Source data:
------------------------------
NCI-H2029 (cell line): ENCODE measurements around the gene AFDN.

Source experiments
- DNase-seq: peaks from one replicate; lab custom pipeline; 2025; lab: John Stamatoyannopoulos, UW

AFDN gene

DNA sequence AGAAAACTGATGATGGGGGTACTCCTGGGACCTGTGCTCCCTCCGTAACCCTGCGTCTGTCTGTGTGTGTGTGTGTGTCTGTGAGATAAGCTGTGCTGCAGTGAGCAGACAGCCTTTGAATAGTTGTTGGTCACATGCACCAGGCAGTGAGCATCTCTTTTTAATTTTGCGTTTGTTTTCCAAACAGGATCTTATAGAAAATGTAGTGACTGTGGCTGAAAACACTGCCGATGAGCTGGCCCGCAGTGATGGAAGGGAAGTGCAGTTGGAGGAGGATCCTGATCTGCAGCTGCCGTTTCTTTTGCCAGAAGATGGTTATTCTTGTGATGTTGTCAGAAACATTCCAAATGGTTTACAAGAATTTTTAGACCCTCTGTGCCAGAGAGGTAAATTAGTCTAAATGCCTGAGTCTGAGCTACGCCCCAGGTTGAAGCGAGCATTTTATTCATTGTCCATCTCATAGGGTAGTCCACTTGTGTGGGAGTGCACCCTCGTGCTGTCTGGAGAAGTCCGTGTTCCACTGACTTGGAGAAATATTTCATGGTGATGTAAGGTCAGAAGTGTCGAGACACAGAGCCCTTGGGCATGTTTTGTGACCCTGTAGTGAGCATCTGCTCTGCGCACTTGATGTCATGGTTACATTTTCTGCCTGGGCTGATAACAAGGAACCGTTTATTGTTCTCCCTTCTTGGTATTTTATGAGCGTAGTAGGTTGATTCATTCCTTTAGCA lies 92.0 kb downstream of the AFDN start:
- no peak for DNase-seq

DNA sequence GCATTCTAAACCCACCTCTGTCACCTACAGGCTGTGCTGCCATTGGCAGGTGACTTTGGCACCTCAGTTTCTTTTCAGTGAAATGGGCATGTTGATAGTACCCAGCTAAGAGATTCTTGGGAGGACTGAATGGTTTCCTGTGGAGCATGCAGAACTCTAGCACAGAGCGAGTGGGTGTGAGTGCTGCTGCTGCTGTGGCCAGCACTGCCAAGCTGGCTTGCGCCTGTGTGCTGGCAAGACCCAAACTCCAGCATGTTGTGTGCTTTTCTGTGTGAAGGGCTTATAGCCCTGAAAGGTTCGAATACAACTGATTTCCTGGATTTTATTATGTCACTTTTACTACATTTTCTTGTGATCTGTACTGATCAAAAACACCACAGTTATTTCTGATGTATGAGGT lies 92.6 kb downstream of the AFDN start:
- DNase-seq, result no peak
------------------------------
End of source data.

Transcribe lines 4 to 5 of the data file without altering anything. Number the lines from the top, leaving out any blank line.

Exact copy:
AFDN gene

DNA sequence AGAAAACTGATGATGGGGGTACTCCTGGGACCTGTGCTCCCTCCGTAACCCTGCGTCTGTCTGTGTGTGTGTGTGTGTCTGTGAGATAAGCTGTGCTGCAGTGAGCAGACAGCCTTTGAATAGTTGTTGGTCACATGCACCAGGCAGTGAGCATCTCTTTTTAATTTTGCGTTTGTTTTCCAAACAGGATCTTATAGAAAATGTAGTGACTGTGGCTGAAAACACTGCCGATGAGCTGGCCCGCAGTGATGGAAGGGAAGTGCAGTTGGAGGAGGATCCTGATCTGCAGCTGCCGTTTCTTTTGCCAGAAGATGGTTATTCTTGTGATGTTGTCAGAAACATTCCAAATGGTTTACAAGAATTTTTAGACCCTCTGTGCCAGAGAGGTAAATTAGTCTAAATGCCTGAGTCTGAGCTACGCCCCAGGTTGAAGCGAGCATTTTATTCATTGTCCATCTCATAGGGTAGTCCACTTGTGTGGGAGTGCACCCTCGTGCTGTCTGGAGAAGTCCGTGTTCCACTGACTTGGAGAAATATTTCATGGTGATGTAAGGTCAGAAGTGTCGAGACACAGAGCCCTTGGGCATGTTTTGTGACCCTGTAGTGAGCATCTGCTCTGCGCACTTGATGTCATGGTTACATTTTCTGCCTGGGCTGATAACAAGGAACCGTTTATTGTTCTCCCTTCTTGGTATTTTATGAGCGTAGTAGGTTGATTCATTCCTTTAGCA lies 92.0 kb downstream of the AFDN start: